Homer writes about the handshake in the Iliad and the Odyssey, and each time we see it, it is passing on relationship, and it is passing on trust. And indeed Many of the earliest visualisations of handshakes that we have, are actually in funerary rites, where we see carvings of funeral procedures where our ancestor who's passed on is reaching up from the grave, and we're shaking their hand and the meaning of that is to gain their wisdom to gain the adore of adore the from generation to generation.

So, I'm all for considering the handshake as something that we should possibly not use for a lot of reasons. But we should be honest about its origins. Its original intention was meant to pass on interconnectivity. I'm not really sure that it really does that anymore.

Yeah, let me give you the reason that I think that is true. If you want to have some fun go on YouTube. Not on yom tov. Come on, you're on screens enough as it is these days. Go on YouTube when it's not yom tov and look handshake induction hypnotism and if you actually want to stay in Great Britain, just look up Darren Brown, who is not a rabbi, but it's one of my rabbis, just one of the most entertaining but interesting guys out there. And the handshake induction, basically is this. If I reach out my hands to you and you are above a certain age, meaning you have shook enough hands in your life, what's going to happen is, as soon as my hand reaches up, yours comes out automatically. And what happens if you are falling victim to someone doing this to you? they interrupt that so as the hands reaching out, and I reach out to them then they would grab my hand and hold it up. And the brain doesn't know what to do because it's interrupted an autonomic response. That autonomic response is saying, this doesn't make sense in the brain goes What? In that heartbeat. The hypnotist can say sleep.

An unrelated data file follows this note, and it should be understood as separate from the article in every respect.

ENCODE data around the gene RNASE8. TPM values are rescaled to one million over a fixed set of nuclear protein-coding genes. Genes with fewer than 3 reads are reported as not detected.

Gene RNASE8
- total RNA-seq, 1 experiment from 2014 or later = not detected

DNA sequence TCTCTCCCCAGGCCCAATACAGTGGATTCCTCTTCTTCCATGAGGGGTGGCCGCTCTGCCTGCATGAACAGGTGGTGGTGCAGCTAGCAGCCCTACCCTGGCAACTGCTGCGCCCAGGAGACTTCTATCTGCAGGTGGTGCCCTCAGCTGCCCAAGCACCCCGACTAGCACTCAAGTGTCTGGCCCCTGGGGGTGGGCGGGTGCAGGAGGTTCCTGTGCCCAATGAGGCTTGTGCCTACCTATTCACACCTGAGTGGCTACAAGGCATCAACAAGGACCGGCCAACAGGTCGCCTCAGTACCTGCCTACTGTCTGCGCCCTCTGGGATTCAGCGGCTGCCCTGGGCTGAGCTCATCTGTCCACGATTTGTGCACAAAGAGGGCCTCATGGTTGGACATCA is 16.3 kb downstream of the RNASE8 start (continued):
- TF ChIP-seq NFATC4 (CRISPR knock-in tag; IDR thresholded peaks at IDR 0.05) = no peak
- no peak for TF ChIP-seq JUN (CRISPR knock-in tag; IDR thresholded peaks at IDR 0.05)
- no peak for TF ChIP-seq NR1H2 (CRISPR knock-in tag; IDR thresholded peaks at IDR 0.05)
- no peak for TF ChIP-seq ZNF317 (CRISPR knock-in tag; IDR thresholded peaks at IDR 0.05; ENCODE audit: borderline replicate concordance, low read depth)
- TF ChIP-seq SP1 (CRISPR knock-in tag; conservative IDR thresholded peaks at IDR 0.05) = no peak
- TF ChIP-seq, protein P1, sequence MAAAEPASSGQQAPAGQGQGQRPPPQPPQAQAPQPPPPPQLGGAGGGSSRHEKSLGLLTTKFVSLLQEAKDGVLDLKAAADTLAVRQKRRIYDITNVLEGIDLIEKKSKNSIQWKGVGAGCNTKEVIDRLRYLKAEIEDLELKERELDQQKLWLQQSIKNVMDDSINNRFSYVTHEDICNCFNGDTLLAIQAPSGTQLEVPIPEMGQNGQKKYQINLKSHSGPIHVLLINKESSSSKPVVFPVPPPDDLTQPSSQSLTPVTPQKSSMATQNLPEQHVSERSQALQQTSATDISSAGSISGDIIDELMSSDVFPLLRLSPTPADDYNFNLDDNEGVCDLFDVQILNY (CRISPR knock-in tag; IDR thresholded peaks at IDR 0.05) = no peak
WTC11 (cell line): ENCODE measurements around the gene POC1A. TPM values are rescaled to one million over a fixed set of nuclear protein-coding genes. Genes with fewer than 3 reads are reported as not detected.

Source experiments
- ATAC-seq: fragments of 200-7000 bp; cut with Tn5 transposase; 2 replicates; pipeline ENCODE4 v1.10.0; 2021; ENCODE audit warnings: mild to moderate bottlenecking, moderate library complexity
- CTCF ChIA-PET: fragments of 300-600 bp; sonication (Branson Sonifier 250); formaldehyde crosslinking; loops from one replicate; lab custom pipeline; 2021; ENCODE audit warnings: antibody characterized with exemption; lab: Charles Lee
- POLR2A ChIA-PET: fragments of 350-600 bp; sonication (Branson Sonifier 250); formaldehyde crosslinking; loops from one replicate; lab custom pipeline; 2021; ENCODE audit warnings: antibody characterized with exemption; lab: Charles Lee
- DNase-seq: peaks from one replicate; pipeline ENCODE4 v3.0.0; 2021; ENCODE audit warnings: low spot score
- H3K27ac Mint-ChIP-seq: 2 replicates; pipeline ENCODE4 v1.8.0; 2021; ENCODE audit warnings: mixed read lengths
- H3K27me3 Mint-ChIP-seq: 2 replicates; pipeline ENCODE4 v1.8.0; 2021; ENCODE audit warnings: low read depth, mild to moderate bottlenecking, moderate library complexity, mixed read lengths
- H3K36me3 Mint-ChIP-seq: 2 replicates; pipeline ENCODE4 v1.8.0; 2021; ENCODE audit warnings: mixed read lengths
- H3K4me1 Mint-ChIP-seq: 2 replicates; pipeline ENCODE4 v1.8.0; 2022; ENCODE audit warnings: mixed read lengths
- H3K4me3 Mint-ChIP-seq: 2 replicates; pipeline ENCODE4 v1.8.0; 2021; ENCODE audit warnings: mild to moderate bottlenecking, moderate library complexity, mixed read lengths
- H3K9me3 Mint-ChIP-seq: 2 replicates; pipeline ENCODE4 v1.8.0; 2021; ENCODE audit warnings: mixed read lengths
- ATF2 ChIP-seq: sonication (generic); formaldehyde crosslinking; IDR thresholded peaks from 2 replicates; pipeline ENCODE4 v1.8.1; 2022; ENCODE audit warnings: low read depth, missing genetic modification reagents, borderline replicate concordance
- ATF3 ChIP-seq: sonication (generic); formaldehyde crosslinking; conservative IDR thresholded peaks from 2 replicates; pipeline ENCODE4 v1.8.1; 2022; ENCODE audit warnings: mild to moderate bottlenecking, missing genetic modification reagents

How is it that this greeting that was meant to pass on interconnectivity has become so automatic That it can be used, if you will against us. For someone who wishes to play with our consciousness. I think it's worth probably thinking through other greetings.

And the original idea when I had the idea of the sermon, literally months ago, was to look through all the greetings around the world that are popular in different cultures, and maybe come up with a suggestion that we could try maybe it's Sinai, maybe in the larger Jewish world of people who are watching this, it might be a little strange, but maybe it'll catch on because we're all going to be looking for something.

If you've met in groups of people, it's really awkward. Have you noticed how weird it is? To be in your bubble families once we were starting gathered together? We see our friends at the pub and we say, ha, what are we doing here? We might want to have an idea. So I found some interesting ones.

Here's my favourite right here. in Tibet. people greet each other by sticking out their tongues. Now I'm going to read the street. From the travel blog, blaming this greeting on a really bad King. It all began with monks who would stick out their tongues to show that they came in peace, interesting theme, and weren't the reincarnation of a cruel 19th century king named long Dharma, who is known for having a black tongue. Needless to say, the greeting caught on. That's pretty good.

Now, I didn't know this. But in New Zealand, apparently there's rubbing of noses and sometimes foreheads, I think we have to just discount that automatically because that is probably not going to help with not passing on future potential outbreaks.

In Zimbabwe, Mozambique, we have clapping the hands as a sort of applause when we meet someone else. I particularly liked this one, because we all are present in someone at the moment of greeting and to applaud their presence in that moment. What does it take us to get to that moment in time, that might be one of the finalists. In Malaysia, putting your hand on your heart off this one works in so many different ways. It means something this interconnectivity aspect. How important is it that I'm seeing you in this moment? Of course, in Greenland, and among the Tuvalu people in Oceana, they're sniffing of each other's faces. I think we can pass on that one. But fun nonetheless to think about and finally, reviewing our revering our elders, in different parts, and tribal cultures around the world.